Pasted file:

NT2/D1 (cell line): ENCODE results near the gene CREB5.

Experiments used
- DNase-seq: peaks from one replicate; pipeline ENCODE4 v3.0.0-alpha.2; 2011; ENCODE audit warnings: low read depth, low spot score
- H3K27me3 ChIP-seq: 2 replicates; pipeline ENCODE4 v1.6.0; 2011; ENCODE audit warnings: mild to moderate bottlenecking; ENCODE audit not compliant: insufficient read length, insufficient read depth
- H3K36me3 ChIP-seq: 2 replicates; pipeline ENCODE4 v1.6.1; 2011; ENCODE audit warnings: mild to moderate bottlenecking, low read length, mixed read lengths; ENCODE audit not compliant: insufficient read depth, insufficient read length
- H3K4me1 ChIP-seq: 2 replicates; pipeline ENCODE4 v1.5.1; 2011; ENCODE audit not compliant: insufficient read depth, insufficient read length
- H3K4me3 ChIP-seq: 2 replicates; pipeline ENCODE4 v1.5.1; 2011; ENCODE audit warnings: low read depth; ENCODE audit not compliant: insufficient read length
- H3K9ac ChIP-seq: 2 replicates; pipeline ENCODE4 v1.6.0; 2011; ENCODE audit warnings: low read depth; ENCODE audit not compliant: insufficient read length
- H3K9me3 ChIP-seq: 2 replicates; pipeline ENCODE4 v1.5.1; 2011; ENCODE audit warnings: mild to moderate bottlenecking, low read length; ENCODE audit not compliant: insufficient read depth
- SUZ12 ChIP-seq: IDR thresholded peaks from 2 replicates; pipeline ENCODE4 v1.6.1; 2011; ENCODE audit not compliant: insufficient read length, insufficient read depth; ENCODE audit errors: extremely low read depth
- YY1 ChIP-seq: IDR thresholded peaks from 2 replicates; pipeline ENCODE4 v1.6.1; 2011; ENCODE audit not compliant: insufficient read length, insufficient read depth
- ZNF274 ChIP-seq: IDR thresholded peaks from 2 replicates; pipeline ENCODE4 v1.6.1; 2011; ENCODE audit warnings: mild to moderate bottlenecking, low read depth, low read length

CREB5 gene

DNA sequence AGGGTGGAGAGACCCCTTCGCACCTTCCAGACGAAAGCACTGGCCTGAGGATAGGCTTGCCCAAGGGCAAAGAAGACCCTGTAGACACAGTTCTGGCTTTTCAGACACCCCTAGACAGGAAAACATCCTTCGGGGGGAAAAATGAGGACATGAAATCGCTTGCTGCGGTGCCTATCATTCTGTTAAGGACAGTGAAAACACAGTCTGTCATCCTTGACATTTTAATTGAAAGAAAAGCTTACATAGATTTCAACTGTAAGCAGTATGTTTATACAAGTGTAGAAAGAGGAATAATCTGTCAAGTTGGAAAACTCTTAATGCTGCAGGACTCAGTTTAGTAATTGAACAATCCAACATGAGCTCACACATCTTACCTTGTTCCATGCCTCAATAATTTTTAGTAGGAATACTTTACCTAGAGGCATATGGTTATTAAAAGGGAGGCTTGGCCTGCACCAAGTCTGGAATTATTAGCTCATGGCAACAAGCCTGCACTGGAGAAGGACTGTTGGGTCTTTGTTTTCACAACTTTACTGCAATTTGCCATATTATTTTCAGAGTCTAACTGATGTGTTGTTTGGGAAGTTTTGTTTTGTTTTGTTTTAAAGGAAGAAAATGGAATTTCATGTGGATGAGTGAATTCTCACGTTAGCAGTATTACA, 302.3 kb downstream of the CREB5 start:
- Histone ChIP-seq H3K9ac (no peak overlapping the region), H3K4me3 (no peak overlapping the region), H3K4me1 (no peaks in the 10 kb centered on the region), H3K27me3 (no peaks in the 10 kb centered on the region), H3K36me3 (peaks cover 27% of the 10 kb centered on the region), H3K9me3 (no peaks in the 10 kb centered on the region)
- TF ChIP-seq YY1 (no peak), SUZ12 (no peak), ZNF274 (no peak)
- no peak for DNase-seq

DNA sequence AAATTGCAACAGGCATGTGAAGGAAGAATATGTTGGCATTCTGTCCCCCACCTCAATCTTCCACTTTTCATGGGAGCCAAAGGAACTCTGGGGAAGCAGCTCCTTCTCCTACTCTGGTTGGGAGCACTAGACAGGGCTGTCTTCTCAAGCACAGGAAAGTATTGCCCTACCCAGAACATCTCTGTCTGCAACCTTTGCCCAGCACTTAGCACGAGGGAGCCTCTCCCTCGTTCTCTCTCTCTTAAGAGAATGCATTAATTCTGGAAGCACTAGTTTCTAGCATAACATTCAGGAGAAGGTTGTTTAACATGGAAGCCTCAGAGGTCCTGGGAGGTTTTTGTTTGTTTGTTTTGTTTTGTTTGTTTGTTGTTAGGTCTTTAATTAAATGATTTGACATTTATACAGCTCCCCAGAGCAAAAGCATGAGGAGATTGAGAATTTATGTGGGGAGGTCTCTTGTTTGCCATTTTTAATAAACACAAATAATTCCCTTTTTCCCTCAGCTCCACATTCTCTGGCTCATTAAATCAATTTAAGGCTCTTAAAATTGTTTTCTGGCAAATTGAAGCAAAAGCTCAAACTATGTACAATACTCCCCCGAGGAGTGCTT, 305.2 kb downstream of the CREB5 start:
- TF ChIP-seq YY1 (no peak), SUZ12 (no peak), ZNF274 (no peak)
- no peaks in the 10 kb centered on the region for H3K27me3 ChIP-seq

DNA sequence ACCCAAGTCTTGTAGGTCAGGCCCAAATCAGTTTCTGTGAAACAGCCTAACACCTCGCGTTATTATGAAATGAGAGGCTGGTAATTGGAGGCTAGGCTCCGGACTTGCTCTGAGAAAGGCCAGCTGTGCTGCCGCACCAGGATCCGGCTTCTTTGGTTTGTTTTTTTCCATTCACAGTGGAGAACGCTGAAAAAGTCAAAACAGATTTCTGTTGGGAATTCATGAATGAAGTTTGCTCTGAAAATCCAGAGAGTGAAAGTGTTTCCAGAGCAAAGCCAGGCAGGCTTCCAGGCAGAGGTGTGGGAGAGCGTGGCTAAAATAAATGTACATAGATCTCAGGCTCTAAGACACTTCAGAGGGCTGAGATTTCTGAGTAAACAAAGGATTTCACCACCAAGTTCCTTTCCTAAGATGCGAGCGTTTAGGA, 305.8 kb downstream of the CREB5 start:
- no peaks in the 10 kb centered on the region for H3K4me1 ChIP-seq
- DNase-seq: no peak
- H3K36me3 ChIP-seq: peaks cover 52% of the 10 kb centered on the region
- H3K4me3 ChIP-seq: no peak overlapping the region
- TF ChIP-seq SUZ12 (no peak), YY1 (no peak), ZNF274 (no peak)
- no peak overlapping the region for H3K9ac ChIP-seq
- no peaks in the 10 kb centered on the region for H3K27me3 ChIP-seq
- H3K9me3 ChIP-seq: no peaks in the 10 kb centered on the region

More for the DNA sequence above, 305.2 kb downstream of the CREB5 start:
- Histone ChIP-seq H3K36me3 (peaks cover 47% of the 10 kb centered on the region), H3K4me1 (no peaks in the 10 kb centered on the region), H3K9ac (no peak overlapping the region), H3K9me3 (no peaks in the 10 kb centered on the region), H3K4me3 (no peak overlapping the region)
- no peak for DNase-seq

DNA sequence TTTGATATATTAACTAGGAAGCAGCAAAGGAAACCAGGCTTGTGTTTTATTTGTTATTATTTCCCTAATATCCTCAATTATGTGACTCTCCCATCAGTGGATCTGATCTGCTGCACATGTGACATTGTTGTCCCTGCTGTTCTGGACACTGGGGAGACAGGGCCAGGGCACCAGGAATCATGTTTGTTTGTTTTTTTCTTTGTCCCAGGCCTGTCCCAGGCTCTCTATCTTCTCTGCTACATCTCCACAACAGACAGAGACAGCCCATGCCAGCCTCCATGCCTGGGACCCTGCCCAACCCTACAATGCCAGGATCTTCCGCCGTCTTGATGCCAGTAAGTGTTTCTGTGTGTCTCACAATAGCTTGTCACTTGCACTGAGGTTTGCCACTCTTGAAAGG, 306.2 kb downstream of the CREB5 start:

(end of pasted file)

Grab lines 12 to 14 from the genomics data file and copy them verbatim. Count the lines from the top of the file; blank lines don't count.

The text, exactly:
- ZNF274 ChIP-seq: IDR thresholded peaks from 2 replicates; pipeline ENCODE4 v1.6.1; 2011; ENCODE audit warnings: mild to moderate bottlenecking, low read depth, low read length

CREB5 gene

DNA sequence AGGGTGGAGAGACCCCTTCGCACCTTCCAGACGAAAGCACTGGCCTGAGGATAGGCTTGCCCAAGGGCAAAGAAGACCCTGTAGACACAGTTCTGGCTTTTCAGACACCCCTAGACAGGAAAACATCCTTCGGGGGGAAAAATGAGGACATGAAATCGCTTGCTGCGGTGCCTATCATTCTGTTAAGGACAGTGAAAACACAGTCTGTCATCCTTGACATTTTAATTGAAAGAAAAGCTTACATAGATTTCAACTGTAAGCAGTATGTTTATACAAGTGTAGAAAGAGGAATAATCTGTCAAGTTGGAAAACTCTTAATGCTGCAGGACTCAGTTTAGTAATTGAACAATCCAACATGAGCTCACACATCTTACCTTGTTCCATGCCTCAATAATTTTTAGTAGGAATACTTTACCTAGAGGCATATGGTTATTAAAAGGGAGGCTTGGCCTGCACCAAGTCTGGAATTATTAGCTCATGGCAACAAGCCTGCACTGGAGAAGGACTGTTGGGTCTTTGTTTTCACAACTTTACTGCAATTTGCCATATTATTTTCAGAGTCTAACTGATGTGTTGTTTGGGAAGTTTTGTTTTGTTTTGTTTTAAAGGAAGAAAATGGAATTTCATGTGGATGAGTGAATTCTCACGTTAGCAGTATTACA, 302.3 kb downstream of the CREB5 start: